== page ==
Going Viral

Los Alamos National Lab scientists discuss coronavirus modeling, data and prevention

Over the weekend, Italy locked down 10 cities as five known cases of the new respiratory coronavirus rapidly became more than 200. South Korea and Iran also experienced spikes. Overall, as of this writing, more than 79,000 people worldwide—primarily in China—have contracted the disease; there have been at least 2,600 deaths.

As explained by the Centers for Disease Control, coronaviruses are a large family of viruses that occur in many species, including camels, cattle, cats and bats. Rarely, animal coronaviruses can infect people and then spread between people such as with Middle East Respiratory Syndrome (MERS), Severe Acute Respiratory Syndrome (SARS) and now "coronavirus disease 2019," aka COVID-19.

The number of US cases has been small (35) and New Mexico has not had any (the New Mexico Department of Health says seasonal flu is a more significant concern).

As governments grapple with responses to the new coronavirus, scientists continue modeling its outbreak and determining its cause. Two such scientists from Los Alamos National Laboratory spoke with me recently about their work.

Sara Del Valle, the deputy group leader for LANL's Information Systems and Modeling Group, develops mathematical and computational models for infectious diseases. She has developed epidemiological models for smallpox, anthrax, HIV, Ebola, influenza, among others. She has also worked on investigating the role of internet data streams on monitoring emergent behavior during outbreaks and forecasting infectious diseases. LANL Deputy Group Leader for Biosecurity & Public Health Jeanne Fair focuses on epidemiology and animal disease ecology, and was the principle investigator for a 24-year research project on the impacts of environmental stress on avian populations and infectious diseases.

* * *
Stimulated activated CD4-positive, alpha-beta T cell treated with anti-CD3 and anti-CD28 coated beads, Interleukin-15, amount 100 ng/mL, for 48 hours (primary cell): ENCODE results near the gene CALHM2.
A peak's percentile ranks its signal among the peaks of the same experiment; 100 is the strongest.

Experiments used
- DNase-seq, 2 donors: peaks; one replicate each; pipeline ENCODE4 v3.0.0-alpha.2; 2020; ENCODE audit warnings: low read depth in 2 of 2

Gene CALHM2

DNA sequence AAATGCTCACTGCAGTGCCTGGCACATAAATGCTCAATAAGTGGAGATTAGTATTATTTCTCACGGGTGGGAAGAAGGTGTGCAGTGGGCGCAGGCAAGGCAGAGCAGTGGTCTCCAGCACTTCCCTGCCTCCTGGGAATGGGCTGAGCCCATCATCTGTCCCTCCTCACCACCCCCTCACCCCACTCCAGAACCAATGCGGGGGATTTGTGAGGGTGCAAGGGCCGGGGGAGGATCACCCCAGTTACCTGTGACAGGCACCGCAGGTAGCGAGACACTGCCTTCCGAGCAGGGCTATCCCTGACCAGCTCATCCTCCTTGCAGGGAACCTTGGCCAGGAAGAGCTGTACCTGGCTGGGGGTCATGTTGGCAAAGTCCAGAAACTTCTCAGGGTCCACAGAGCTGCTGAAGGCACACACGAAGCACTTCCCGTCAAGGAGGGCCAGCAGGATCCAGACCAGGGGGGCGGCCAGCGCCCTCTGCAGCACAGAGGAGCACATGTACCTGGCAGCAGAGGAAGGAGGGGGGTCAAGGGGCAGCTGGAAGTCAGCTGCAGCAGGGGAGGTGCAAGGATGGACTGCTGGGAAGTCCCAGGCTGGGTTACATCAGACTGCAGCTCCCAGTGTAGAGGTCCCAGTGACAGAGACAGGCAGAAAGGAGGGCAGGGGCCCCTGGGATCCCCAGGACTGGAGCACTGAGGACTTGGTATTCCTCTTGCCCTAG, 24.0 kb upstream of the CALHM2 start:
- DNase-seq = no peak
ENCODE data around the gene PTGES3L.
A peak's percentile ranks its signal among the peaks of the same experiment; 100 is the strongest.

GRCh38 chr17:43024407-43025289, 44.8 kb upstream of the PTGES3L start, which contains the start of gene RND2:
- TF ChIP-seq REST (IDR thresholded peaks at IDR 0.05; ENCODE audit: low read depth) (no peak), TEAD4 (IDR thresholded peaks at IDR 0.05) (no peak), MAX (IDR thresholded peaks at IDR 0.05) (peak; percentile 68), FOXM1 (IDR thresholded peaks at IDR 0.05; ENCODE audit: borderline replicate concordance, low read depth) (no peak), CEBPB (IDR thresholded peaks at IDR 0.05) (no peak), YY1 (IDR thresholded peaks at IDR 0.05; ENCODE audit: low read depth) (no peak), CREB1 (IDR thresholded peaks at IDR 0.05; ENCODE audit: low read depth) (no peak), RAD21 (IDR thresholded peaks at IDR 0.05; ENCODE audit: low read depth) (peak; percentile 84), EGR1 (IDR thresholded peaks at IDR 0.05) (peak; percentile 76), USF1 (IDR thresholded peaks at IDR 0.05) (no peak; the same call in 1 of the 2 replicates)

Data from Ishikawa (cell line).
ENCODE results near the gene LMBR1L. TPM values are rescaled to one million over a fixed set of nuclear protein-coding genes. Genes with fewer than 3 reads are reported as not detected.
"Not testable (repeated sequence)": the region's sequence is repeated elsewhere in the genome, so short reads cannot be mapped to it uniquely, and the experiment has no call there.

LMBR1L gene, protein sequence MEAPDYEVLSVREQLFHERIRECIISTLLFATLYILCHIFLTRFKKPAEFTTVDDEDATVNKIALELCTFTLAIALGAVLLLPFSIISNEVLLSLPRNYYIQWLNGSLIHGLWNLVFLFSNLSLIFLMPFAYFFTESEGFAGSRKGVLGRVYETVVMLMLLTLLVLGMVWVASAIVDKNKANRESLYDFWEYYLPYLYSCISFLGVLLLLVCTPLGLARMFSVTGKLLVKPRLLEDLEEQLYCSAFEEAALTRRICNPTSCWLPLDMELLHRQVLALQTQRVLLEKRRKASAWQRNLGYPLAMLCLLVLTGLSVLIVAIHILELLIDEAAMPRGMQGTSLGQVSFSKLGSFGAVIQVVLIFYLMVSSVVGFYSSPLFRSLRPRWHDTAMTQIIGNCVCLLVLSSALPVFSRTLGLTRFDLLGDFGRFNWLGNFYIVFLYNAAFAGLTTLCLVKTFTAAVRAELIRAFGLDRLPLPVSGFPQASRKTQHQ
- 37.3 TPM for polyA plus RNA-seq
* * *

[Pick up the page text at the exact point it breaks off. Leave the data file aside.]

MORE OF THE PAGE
This interview has been edited for style, clarity and concision.

I was recently in the Atlanta airport and felt like an extra in Contagion. It seemed like everyone else was wearing a face mask. Are they effective?

Sara Del Valle: I've done several studies on the effectiveness of face masks, and one of the reasons I recommend wearing face masks is we tend to touch our faces so often. And the way we get infected with airborne particles is through our hands because we touch infected surfaces and then we put our hands in our mouth or our nose. The other reason I think they are effective is they create a kind of bubble around you. People, especially in the West, try to avoid people that wear face masks. During a big outbreak, if you keep people from contacting others, you can prevent the spread of infectious diseases.

It’s my understanding LANL was the most accurate in forecasting the flu season for 2018/2019. How does that work play into your work with the coronavirus?

SDV: It's a very different model we have for the flu…we can't just use exactly the same model. We have been trying to see if we can develop a new model, completely from scratch, that follows the same dynamics but, because we've had the flu forever, we have historical data. This is a newly emerging disease [so] it has to be modeled very differently because we don't have historical information.